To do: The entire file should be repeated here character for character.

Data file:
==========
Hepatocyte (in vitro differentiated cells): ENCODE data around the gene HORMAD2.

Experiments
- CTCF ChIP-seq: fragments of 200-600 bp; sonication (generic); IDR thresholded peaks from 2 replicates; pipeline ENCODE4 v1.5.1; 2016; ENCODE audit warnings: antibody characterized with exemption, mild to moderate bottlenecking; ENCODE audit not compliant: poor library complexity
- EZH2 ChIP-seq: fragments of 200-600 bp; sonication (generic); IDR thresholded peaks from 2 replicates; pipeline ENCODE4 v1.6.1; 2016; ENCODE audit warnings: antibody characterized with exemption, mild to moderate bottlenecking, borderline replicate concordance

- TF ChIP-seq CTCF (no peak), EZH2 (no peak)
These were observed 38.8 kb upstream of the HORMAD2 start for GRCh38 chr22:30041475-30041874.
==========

Hepatocyte (in vitro differentiated cells): ENCODE data around the gene HORMAD2.

Experiments
- CTCF ChIP-seq: fragments of 200-600 bp; sonication (generic); IDR thresholded peaks from 2 replicates; pipeline ENCODE4 v1.5.1; 2016; ENCODE audit warnings: antibody characterized with exemption, mild to moderate bottlenecking; ENCODE audit not compliant: poor library complexity
- EZH2 ChIP-seq: fragments of 200-600 bp; sonication (generic); IDR thresholded peaks from 2 replicates; pipeline ENCODE4 v1.6.1; 2016; ENCODE audit warnings: antibody characterized with exemption, mild to moderate bottlenecking, borderline replicate concordance

- TF ChIP-seq CTCF (no peak), EZH2 (no peak)
These were observed 38.8 kb upstream of the HORMAD2 start for GRCh38 chr22:30041475-30041874.